Getting beyond giant retail centers

Plant enthusiasts know specialty sales offer varieties from vendors who care

In The Garden

May 05, 2002|By Ary Bruno | Ary Bruno,Special to the Sun

Avid gardeners await and plan for yearly specialty plant sales with the enthusiasm of a hunting hound sniffing the air for a favorite quarry.

The garden centers certainly have their place in the world. What would we do without them? However, most of these stores, and even smaller nurseries, depend on a small variety of plants: the hardiest and nationally most popular. These are mass-produced, grown and processed in anonymous hundreds of thousands by contractors, and often sold by clerks who, if cheerful, have little knowledge of gardening.

Then there are specialty plant sales. At these once-a-year events, you can step into a lively world where you may find rare, brand-new or old-fashioned plants -- and often meet the person who grew them, as well.

"What makes these sales so different is the extremely large variety of plant material, and the large amount of it," says Jane Baldwin, president of the Cylburn Arboretum Association. "There is simply no comparison."

Baldwin emphasizes another factor that draws many people to the markets. "These are vendor-raised, not mass-produced, and most of them are truly dedicated plant people. They can tell you all about the plant, its history, how to grow it, and so forth." Plus, since in most cases proceeds go to support specific groups, such as Cylburn, the plants are "very reasonably priced," she says. "Profit isn't the big motive."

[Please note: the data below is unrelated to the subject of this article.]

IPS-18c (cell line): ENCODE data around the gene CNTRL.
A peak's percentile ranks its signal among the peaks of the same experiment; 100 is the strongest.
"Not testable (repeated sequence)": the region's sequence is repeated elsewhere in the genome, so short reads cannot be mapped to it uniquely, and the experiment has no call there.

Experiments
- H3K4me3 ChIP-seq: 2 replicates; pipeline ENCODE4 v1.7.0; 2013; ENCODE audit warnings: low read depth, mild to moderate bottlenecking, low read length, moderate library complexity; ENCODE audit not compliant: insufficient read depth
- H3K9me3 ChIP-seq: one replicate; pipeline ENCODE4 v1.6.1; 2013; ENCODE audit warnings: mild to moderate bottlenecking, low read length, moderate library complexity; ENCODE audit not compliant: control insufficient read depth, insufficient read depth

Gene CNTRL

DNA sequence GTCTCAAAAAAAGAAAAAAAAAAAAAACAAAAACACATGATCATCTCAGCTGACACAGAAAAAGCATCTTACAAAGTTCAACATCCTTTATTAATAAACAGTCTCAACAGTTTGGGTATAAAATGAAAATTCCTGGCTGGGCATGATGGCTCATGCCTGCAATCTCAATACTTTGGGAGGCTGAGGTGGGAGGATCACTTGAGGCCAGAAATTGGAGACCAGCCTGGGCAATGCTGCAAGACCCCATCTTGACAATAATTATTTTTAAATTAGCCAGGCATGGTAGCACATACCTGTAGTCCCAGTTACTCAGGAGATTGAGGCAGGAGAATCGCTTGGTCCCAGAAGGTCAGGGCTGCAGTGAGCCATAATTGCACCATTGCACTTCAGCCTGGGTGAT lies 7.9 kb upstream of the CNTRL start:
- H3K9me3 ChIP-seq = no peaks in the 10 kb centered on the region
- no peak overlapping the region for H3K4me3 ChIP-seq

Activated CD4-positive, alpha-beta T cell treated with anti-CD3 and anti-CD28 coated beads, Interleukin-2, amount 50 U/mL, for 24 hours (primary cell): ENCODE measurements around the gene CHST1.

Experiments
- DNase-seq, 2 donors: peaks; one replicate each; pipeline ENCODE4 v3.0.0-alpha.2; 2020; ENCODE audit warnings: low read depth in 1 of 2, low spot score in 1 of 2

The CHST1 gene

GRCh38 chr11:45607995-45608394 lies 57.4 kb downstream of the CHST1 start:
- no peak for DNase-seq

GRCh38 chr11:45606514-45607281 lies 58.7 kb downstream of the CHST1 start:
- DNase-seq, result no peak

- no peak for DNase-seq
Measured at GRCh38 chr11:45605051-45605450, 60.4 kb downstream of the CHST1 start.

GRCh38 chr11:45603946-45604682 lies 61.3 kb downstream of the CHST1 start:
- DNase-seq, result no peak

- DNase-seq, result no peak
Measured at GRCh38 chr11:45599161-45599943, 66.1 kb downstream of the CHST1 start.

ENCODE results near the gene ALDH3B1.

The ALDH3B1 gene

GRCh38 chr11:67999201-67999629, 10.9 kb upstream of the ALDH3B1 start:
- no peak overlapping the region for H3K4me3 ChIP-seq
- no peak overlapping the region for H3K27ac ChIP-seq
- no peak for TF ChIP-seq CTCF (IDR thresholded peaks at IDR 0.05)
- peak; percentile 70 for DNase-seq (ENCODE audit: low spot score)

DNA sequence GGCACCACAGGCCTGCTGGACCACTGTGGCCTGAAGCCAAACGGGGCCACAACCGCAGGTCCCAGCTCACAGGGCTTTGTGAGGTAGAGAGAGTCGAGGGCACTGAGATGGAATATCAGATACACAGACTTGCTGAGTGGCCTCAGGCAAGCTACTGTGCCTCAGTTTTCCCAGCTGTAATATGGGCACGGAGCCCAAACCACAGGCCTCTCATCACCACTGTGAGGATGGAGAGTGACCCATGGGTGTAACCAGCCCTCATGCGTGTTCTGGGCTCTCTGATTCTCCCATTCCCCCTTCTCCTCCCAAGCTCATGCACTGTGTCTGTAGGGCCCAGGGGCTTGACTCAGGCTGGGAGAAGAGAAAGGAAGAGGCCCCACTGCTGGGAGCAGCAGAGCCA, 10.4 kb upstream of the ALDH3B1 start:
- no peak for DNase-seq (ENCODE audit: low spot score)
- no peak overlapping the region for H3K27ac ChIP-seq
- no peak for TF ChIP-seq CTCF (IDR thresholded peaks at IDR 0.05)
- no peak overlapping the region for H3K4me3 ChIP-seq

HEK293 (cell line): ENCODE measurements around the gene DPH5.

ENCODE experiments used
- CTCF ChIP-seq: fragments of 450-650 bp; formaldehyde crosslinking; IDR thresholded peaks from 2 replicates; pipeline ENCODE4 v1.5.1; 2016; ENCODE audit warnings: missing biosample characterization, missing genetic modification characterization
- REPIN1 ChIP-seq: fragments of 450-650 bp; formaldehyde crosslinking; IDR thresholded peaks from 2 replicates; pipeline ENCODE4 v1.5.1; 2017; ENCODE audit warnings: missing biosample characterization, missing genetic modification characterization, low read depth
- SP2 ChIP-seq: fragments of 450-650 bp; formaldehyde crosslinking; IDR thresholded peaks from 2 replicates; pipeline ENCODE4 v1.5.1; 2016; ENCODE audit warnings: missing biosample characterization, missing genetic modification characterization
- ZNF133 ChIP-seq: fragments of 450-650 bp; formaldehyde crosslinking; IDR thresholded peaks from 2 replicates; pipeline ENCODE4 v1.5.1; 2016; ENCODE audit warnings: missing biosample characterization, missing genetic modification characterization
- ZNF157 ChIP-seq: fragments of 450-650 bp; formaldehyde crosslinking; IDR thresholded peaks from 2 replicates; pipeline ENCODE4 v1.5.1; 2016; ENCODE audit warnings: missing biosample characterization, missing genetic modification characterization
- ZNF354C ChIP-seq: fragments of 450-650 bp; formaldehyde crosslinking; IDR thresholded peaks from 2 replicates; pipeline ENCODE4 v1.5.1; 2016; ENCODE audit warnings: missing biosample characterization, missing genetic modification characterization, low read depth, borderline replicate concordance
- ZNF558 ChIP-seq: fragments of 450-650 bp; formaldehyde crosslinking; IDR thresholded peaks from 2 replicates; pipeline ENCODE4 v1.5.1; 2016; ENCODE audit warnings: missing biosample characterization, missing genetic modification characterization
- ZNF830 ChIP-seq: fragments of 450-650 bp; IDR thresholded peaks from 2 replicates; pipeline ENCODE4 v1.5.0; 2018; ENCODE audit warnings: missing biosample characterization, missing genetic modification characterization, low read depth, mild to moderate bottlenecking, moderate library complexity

Often, as in the case of Cylburn Arboretum, the plants are mainly supplied by gardening societies and others who wish to help support a gardening cause.

This means that "most of the types of plants simply can't be found otherwise," explains Joel Gaydos, a professional horticulturist and devoted specialty-sales fan who gardens in Baltimore.

"You can find things you might only otherwise see listed in catalogs -- rare wild flowers, roses or ferns, for example. You get a chance to talk to the person who grew it and find out how it does in this area."

Gaydos also points out that the sales give the shopper a chance to judge the quality of various nurseries and garden clubs to see if they're interesting enough to be investigated further.

Now in its 16th year, the Baltimore Herb Festival is an event for both the novice and the long-time gardener. If you have made do with the handful of standard culinary herbs sold at your local all-purpose garden center, here you will find a dazzling choice of herbs, not only for cooking but also for every other conceivable use.

Brought by their individual growers, the herbs at the festival, to be held May 25 at Leakin Park, are reasonably priced. Seymour Ponemone, president of the festival, says that the featured herb this year will be ginger, with lectures and cooking demonstrations. Experienced festival goers often take children's wagons to haul their purchases around in. Not a bad idea at any of these sales, come to think of it.

Plant sales

May 11, 8 a.m. to 2 p.m.: Cylburn Market Day, 4915 Greenspring Ave. $2 donation per car. Call 410-367-2217 or www.cylburnassociation. org.

May 12, 10 a.m. to 2:30 p.m.: National Arboretum Plant Sale, featuring azaleas and companion plants, National Arboretum Triangle, 3501 New York Ave. N.E., Washington. Call 301-831-9164.

May 25, 10 a.m. to 5 p.m.: Baltimore Herb Festival, Leakin Park, Windsor Mill Road. $5 admission. Call 410-496-4655 or www.baltimoreherb

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